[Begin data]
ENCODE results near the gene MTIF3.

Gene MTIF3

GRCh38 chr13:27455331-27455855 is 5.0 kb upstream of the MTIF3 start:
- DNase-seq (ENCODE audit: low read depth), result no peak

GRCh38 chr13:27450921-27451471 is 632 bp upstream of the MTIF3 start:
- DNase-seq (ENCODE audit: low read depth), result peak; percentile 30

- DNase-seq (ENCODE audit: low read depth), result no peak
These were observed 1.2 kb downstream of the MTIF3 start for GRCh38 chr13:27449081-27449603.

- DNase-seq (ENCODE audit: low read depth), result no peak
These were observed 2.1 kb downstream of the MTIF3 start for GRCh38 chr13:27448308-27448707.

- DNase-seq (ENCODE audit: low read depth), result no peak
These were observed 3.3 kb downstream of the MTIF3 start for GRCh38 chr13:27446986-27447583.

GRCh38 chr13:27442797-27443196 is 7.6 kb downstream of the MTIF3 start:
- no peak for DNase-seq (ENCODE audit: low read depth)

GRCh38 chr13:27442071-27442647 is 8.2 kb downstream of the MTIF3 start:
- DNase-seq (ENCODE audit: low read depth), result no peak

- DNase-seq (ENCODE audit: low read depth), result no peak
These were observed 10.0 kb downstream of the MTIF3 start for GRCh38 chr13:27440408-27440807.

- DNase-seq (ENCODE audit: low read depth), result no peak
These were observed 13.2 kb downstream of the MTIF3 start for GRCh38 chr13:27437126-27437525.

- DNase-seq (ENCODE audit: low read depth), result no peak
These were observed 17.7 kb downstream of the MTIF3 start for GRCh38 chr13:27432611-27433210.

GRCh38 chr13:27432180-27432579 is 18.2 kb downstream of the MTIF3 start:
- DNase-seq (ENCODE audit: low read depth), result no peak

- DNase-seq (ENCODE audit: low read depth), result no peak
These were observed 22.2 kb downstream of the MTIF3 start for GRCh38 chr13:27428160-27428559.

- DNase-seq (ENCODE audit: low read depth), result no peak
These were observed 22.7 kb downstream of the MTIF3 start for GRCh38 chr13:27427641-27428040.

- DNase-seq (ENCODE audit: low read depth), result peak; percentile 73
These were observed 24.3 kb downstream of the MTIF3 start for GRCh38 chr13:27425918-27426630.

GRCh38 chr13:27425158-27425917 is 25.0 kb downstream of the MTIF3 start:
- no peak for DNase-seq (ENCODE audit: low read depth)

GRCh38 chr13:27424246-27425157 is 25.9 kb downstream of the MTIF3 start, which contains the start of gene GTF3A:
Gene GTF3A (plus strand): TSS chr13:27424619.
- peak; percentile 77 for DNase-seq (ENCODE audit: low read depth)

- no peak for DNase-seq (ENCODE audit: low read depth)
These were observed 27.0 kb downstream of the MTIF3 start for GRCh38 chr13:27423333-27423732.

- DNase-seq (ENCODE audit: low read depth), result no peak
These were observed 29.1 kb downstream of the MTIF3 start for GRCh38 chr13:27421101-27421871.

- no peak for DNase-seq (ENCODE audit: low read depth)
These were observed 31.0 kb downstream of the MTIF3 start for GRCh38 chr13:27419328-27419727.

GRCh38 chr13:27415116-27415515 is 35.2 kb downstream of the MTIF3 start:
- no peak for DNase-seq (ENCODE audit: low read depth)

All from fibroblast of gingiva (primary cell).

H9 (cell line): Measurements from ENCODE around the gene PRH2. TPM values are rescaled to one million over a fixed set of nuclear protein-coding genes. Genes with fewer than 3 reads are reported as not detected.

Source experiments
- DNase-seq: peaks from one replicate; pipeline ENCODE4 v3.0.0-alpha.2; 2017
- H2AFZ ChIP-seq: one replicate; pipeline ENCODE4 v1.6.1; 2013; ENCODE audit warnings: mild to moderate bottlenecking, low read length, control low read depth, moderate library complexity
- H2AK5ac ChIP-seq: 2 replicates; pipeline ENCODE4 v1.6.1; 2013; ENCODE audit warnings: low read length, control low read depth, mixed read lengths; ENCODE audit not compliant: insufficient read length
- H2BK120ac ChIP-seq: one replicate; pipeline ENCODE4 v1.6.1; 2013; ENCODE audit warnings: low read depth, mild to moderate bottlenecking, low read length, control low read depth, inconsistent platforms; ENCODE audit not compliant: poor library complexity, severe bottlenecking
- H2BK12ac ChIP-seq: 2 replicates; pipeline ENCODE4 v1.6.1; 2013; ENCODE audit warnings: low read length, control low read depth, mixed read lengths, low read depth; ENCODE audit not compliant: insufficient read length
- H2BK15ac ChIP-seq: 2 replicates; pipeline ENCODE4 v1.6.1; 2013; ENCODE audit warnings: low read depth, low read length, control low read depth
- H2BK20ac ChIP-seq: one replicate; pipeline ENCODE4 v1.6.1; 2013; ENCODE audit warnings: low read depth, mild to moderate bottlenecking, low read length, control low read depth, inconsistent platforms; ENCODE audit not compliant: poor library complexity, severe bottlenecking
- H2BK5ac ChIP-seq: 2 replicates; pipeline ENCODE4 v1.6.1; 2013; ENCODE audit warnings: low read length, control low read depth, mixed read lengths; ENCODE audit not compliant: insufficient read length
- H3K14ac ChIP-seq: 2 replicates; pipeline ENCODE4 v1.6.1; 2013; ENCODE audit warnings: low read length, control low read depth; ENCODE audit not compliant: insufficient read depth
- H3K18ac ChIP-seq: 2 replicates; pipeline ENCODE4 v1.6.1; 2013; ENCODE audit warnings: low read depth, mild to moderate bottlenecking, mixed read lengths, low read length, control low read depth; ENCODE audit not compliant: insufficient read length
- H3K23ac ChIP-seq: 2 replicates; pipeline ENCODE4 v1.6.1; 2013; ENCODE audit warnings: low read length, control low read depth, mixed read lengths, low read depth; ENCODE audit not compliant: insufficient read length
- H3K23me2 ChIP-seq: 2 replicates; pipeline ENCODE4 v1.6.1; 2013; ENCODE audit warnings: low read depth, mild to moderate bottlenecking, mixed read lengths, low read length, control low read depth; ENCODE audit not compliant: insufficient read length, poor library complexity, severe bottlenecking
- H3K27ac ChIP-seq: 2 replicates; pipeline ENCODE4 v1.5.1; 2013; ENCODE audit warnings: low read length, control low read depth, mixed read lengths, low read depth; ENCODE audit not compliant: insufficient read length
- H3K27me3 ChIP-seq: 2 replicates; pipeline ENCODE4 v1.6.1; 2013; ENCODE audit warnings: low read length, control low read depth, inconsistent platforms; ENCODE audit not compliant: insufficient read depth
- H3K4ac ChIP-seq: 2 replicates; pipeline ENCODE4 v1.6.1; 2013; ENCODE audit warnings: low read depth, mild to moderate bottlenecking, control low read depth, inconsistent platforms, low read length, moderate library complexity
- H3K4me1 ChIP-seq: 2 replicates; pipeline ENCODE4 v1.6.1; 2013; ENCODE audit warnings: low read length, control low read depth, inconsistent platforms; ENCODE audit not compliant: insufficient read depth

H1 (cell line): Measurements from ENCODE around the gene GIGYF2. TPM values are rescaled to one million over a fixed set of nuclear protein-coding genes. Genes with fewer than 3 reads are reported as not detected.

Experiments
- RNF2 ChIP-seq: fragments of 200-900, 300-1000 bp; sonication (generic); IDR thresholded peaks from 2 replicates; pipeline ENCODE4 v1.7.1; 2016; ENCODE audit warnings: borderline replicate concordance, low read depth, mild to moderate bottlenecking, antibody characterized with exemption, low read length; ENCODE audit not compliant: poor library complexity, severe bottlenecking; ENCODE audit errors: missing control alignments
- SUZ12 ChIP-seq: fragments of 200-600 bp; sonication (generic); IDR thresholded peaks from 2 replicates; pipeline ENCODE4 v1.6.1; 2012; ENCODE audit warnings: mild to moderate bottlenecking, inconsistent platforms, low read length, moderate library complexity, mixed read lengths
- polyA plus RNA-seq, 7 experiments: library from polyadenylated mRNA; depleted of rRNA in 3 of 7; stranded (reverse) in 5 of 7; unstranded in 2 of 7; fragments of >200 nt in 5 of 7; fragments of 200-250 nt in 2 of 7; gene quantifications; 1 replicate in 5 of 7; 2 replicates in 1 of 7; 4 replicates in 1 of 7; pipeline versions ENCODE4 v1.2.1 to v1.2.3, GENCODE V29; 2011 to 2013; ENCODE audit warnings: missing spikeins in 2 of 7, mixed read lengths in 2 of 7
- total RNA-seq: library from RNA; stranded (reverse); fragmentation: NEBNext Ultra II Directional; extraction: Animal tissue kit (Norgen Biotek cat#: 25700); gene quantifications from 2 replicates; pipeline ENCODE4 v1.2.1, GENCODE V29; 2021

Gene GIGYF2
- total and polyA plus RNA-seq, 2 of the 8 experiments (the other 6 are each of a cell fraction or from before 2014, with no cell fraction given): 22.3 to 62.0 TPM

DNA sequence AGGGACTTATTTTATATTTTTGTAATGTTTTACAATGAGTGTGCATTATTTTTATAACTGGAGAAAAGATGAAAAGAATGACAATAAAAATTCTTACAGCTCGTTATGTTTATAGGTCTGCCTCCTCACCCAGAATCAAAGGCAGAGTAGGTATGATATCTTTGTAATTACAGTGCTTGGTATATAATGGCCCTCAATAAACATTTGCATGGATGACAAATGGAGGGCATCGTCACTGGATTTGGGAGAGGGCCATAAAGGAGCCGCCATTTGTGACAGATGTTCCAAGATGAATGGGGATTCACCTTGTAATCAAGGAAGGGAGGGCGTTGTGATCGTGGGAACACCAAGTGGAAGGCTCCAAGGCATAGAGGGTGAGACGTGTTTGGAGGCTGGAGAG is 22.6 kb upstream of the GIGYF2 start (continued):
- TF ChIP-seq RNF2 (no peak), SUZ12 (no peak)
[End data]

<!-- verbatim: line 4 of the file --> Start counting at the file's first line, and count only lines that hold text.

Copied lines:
- DNase-seq (ENCODE audit: low read depth), result no peak